Probate for Small NJ Estates

Show Table of Contents
Courthouse for estate probate

In New Jersey, probate is not required if the estate is small and there is no will.

Affidavit of Surviving Spouse

If there is no will and the value of a NJ estate does not exceed $50,000, a surviving spouse or domestic partner can request an Affidavit of Surviving Spouse from the court (see Court below), enabling the spouse to collect assets from their current custodians and to settle the estate in the normal manner: resolve any estate debts and distribute remaining assets to heirs.

Note that under these conditions, the spouse is entitled to $10K from the estate before any creditors are paid.

Here is a sample Affidavit of Surviving Spouse for Hunterdon County; check with your local Surrogate's court (see Court below) for their preferred format

You can use an Affidavit of Surviving Spouse for Motor Vehicle (Form BA-62) to obtain title of a motor vehicle.

See NJ Rev Stat § 3B:10-3.

Affidavit of Heirship

If there is no will and there is no surviving spouse or domestic partner, and if the value of a NJ estate does not exceed $20,000, an heir can request an Affidavit of Surviving Heirship from the court (see Court below), enabling the heir to collect assets from their current custodians and to settle the estate in the normal manner: resolve any estate debts and distribute remaining assets to the heirs.

Here is a sample application for an Affidavit of Next of Kin for Mercer County; check with your local Surrogate's court (see Court below) for their preferred format. Alternatively, you can use this generic NJ Small Estate Affidavit.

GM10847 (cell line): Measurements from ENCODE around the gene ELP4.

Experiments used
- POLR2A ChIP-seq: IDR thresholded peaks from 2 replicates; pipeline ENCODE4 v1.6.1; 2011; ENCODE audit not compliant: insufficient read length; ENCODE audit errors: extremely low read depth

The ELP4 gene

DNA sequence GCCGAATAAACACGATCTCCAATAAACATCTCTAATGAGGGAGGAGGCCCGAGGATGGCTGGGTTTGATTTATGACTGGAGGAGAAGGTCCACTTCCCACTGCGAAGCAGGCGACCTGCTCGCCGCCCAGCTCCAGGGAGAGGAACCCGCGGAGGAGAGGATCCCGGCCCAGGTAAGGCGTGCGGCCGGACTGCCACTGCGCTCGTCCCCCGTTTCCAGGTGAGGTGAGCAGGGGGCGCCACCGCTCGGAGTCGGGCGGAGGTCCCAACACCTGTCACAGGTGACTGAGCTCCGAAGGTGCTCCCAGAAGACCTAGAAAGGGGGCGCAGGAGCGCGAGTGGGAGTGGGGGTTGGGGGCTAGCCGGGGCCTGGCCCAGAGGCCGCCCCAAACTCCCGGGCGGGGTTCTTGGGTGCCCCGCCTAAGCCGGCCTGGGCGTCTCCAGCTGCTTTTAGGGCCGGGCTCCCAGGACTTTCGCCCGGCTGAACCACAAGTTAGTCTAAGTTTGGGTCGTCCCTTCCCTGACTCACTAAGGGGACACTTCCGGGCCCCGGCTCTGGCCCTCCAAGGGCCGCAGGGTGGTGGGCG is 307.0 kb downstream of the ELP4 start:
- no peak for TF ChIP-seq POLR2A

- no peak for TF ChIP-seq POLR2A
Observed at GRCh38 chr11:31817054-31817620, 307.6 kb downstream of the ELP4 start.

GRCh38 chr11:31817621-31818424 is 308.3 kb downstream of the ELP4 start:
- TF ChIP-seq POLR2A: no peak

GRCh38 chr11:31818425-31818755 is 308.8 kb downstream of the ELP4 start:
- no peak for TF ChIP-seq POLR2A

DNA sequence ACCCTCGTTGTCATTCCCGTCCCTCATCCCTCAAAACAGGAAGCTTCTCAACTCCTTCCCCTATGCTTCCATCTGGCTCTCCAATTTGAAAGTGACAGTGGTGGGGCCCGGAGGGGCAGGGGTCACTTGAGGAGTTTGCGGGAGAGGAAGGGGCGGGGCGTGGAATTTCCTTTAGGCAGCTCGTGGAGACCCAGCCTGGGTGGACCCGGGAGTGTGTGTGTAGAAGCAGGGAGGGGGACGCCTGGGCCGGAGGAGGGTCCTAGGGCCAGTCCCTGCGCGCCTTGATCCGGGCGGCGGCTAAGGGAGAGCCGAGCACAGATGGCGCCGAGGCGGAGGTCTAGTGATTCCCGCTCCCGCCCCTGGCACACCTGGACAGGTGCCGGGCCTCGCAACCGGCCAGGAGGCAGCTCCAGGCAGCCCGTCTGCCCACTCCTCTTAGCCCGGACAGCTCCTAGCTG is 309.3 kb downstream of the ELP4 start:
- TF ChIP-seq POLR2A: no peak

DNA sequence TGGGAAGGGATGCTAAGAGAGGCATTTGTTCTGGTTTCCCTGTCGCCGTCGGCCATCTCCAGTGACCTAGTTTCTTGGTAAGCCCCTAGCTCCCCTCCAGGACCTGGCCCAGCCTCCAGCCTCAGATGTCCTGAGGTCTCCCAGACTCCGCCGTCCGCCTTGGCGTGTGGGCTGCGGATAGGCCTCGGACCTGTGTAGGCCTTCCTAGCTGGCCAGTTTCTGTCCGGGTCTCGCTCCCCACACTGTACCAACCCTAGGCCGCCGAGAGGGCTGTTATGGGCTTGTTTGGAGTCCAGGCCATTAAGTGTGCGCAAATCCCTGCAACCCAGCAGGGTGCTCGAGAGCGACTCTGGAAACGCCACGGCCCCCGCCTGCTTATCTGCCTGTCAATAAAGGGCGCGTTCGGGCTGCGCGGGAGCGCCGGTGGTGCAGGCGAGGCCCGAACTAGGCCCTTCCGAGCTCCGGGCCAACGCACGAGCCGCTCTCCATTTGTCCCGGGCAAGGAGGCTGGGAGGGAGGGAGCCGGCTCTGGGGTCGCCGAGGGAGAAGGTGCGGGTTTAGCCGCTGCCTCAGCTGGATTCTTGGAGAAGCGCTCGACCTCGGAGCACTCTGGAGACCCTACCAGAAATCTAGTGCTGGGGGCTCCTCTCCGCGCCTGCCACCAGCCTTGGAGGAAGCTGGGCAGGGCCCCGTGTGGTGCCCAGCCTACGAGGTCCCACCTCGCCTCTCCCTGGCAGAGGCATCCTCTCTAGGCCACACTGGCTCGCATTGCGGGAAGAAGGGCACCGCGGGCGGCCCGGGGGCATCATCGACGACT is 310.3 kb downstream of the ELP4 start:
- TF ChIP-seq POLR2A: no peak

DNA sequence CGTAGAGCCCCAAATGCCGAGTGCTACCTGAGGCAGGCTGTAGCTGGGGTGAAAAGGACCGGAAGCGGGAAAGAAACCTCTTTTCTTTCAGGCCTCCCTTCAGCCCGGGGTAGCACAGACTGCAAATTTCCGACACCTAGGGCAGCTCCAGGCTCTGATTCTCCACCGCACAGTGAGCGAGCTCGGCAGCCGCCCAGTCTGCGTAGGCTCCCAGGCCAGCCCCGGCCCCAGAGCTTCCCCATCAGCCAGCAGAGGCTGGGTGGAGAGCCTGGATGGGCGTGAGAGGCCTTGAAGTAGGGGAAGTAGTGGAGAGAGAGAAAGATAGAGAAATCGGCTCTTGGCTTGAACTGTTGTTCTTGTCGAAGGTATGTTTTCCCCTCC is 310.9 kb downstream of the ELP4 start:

See NJ Rev Stat § 3B:10-4.

Estate Settlement Considerations

Before paying any debts or making any distributions, be sure to account for any NJ Family Entitlements, which typically have priority over everything except expenses of the last illness, funeral charges, and any estate administrations expenses.

Estate debts have priority over most distributions in turn, so you should arrange to have all debts resolved before distributing assets. Unpaid estate creditors have the right to sue heirs for the value of any distributions received using the approaches described on this page.

If estate solvency is uncertain, an executor should consider going through official probate for the increased creditor protection it offers. Alternately, such uncertainty can sometimes persuade creditors to forgive a portion of debts, since they will want to avoid legal expenses as well, and may prefer to get something rather than nothing.

See also Making Distributions.

No Small Estate Affidavit

Many people ask about using a small estate affidavit with no court involvement, but NJ does not support such affidavits. You must use one of the above methods (or full probate) for handling small estates in NJ.

Court

In New Jersey, the local Surrogate's Court handles estate matters. You can use this Surrogate's Court listing to find the appropriate court, or if you are using EstateExec and you enter the decedent's county of legal residence on the Decedent tab, you will see a direct link to the appropriate New Jersey Surrogates' Court here.

See also General Probate.

Copyright © 2014-24 EstateExec